by Rick Pruetz, Vice President, Ecocity Builders
We must transition to zero-emission vehicles. But let’s not pretend that EVs are a panacea. While EVs eliminate tailpipe emissions, they generate significant environmental impacts during manufacturing as well as the same equity, safety, congestion, economic, and livable-city impacts as their gas-powered counterparts. Norway illustrates how over-reliance on EVs can distract us from the more important task of building ecocities that people can navigate on foot, by bicycle, or on public transportation.
Norway leads the world in adoption of electric vehicles due largely to hefty incentives from the national government. EVs represent 87 percent of all new car sales here, compared with 13 percent in the European Union and 7 percent in the United States. In the 1990s, Norway exempted EVs from taxes on car purchases, a significant inducement considering these taxes today average $27,000 per car there. Until recently, EVs could also avoid parking fees and tolls on roads and ferries.
Those policies were originally designed to support two Norwegian EV manufacturers that have since disappeared. But Norway maintained these incentives and made them a focus of climate action goals. That makes perfect sense since Norway’s electricity is largely supplied by hydropower. Today, one quarter of the cars in Norway are electric, which resulted in a 8.3 percent reduction in surface transportation emissions between 2014 and 2023.
However, Norway made EVs so attractive that it produced climate-unfriendly outcomes in terms of car ownership, vehicle miles traveled (VMT), and mode split. Wealthy households were able to buy EVs to take advantage of subsidies and low electricity rates, resulting in a ten percent increase in car ownership between 2010 and 2020. But while higher-income households were able to buy one or more EVs, many low-income households have no cars. For example, in the lowest income quartile of Bergen, 67 percent of households are car-less. This has generated claims that the $4 billion in subsidies that Norway gave EV buyers in 2022 represents a wealth transfer from the poor to the rich.
Like many cities, Oslo envisions a future in which residents have no need for a car since they can reach everyday destinations on foot, by bike, or on public transportation. And to a large extent, Oslo has been making that dream a reality. As I wrote in Ecocity Snapshots, Oslo has been transforming former shipbuilding and industrial areas into diverse, multi-use districts where car ownership is unnecessary. But while cities are working to reduce car dependency, Norway’s EV subsidies are having the opposite effect of encouraging car ownership.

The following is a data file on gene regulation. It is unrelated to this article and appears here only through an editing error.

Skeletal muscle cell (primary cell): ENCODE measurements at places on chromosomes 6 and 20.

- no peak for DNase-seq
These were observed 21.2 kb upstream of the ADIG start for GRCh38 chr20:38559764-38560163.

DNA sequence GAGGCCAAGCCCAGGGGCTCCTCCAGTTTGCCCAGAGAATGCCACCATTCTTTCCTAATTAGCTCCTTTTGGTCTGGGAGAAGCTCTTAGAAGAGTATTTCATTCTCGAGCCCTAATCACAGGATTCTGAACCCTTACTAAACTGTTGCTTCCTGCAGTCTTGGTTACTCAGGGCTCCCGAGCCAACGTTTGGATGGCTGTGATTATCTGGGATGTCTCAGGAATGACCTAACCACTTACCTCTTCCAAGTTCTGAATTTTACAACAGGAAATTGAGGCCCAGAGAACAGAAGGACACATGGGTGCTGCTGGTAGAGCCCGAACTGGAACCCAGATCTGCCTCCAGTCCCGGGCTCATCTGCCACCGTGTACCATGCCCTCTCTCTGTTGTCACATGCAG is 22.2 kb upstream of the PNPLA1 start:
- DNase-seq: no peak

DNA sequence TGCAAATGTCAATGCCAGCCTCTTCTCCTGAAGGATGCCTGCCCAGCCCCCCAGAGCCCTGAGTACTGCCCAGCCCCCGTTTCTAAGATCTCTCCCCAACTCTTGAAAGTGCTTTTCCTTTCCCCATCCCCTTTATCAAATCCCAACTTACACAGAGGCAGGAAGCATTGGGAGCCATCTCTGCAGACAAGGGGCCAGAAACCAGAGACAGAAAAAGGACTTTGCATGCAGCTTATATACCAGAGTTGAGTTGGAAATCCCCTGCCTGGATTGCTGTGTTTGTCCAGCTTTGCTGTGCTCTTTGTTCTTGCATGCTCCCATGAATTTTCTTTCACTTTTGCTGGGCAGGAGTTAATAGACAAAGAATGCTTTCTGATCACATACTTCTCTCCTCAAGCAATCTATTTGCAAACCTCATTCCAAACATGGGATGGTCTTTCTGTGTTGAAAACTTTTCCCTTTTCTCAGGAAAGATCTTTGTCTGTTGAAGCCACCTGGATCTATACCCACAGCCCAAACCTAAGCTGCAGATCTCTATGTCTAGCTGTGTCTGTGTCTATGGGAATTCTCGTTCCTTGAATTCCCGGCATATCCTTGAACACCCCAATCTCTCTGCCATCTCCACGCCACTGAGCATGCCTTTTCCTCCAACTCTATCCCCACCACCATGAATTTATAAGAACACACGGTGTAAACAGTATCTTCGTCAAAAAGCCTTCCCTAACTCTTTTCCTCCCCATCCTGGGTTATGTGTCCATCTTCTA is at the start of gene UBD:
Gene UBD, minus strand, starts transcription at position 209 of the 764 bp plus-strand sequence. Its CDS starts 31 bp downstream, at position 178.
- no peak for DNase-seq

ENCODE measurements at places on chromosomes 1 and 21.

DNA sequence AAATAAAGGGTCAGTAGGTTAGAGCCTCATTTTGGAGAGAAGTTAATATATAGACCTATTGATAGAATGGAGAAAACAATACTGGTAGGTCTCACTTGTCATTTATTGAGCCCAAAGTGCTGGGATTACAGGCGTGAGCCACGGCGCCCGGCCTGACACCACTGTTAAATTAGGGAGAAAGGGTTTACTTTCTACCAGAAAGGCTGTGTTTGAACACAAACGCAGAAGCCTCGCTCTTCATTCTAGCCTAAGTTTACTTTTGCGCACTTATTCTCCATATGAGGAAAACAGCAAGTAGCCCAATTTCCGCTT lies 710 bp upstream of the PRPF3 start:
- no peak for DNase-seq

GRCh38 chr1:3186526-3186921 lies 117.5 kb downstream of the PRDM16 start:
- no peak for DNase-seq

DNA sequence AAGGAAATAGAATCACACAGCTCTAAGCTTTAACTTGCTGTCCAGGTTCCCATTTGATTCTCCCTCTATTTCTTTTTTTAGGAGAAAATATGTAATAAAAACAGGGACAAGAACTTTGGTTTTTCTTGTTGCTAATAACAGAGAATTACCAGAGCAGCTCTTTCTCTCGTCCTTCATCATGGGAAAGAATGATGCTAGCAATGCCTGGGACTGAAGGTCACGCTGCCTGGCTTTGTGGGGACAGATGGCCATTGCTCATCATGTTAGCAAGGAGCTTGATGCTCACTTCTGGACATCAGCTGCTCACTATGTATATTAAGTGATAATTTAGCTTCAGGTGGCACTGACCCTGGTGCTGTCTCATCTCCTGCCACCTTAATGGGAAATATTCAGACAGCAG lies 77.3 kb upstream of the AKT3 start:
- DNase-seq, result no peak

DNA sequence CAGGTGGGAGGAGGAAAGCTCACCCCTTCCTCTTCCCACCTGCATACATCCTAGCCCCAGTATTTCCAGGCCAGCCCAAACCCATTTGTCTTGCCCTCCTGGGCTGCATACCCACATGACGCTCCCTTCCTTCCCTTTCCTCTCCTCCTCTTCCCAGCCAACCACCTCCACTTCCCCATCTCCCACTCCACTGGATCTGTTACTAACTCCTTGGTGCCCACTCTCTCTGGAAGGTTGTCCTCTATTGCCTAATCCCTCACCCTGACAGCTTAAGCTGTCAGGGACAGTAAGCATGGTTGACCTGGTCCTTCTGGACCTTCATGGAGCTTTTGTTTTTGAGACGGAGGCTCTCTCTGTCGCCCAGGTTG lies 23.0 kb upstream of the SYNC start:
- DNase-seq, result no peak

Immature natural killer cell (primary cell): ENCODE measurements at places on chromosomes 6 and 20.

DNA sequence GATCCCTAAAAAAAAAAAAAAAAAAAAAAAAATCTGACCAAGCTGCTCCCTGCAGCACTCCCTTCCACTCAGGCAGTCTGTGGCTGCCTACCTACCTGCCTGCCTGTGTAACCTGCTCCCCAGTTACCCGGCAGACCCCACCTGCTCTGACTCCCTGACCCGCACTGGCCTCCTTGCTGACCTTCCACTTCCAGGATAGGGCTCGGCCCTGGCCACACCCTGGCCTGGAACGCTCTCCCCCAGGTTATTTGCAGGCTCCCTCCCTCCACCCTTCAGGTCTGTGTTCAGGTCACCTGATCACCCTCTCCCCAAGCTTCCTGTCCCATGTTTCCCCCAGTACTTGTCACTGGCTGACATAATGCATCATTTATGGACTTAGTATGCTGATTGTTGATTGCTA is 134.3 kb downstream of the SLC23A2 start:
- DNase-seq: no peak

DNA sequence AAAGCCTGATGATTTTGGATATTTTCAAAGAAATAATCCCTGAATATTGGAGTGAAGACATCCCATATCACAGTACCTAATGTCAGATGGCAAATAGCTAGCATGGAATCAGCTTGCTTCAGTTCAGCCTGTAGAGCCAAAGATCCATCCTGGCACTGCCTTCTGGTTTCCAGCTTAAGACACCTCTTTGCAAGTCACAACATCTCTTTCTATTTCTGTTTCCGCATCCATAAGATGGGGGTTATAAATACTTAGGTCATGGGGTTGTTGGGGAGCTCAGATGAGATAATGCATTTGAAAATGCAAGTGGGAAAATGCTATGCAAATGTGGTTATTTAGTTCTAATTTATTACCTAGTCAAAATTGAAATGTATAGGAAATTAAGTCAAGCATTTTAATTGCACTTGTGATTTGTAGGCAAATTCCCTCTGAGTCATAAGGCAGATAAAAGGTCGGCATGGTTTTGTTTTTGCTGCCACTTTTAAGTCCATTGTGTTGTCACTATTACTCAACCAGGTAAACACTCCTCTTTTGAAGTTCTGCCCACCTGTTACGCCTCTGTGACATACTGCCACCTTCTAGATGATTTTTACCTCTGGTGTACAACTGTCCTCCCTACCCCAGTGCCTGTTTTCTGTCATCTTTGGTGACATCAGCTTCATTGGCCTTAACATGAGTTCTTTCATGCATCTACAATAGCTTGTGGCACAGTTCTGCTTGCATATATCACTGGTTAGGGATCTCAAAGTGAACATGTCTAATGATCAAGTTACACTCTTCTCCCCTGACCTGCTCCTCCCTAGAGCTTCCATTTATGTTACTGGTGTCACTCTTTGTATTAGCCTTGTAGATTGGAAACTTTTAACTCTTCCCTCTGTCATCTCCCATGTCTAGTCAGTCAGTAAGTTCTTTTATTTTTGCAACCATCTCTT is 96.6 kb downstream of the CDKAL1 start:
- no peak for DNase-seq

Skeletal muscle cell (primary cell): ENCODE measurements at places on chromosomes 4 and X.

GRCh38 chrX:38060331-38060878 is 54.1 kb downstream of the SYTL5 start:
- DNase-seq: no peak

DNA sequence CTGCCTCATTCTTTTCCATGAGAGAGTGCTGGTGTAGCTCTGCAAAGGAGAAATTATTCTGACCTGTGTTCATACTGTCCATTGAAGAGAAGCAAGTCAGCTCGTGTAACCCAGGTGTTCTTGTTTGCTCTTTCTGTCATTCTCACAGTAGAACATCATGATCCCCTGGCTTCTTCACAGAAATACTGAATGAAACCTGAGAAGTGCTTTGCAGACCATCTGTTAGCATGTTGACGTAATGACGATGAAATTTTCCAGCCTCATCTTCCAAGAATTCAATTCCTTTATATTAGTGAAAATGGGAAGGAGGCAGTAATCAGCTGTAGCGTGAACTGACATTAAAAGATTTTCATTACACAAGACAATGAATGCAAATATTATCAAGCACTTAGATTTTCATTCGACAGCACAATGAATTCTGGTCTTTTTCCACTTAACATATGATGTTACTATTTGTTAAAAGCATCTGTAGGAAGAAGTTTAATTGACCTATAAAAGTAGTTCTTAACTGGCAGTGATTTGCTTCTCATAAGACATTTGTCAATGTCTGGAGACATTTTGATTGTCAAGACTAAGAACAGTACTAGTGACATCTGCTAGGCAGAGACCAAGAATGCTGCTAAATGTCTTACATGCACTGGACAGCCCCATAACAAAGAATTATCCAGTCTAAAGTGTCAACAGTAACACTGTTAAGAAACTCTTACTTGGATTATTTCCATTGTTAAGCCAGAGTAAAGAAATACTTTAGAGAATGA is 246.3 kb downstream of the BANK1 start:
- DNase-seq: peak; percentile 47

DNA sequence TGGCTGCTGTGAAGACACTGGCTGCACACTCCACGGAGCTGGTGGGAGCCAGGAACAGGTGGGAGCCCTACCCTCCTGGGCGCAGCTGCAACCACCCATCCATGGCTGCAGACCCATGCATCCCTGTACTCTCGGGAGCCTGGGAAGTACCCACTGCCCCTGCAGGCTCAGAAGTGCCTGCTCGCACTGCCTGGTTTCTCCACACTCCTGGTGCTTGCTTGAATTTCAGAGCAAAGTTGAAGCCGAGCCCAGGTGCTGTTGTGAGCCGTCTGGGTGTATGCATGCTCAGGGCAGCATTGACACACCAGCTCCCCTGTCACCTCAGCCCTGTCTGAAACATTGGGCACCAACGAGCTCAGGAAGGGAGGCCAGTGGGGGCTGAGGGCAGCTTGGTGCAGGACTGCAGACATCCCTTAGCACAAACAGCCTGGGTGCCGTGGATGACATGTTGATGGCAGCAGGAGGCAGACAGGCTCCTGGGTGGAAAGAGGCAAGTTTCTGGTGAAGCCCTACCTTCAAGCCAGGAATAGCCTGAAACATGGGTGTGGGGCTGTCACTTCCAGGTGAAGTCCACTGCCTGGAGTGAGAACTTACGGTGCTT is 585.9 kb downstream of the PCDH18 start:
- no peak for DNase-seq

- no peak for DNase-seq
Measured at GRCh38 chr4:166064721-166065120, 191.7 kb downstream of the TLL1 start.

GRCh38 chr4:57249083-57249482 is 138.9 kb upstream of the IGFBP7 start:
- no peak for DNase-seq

Generous subsidies have also hampered ecomobility in Norway by giving EVs a competitive advantage over public transportation. Road tolls partly fund public transportation there. Exempting or reducing tolls for EVs have reduced transit revenue and threaten the future of major transit projects including a new metro line planned for Oslo.
Norway’s current National Transportation Plan emphasizes EVs but does not aim to reduce or even maintain VMT. This imbalance hobbles cities in their efforts to promote transit and active transportation. Bergen warned that driving would increase if the Norwegian Public Roads Administration built a major highway into the city. When the highway opened, the percent of travelers choosing to drive increased from 30 to 40 percent within this corridor.
Norway has recently pumped the brakes on EV incentives in response to these concerns. EV drivers now pay for ferries, roads, and parking albeit at discounted rates. Tax exemptions on EV purchases are now capped at $45,000 and extra costs rise according to the weight of the EV, a factor that closely correlates with vehicle price. In addition to addressing equity issues, the next national transportation plan includes goals for reducing VMT which should lead to greater emphasis on transit and active transportation.
After pioneering EV adoption, Norway may hopefully become a role model for putting EVs within the context of a more holistic vision for cities. That vision, as expressed in the Ecocity Standards, begins with compact, energy-efficient cities linking multi-use neighborhoods that are not car dependent because residents can easily access jobs, schools, parks, and other everyday destinations by walking, bicycling, public transportation, and other forms of ecomobility.
Pruetz. R. 2016. Ecocity Snapshots: Learning from Europe’s Greenest Places. Accessible at https://www.amazon.com/Ecocity-Snapshots-Learning-Europes-Greenest/dp/0692794654.
Zipper, D. 2023. Why Norway – the poster child for electric cars – is having second thoughts. Vox. Accessed at https://www.vox.com/future-perfect/23939076/norway-electric-vehicle-cars-evs-tesla-oslo.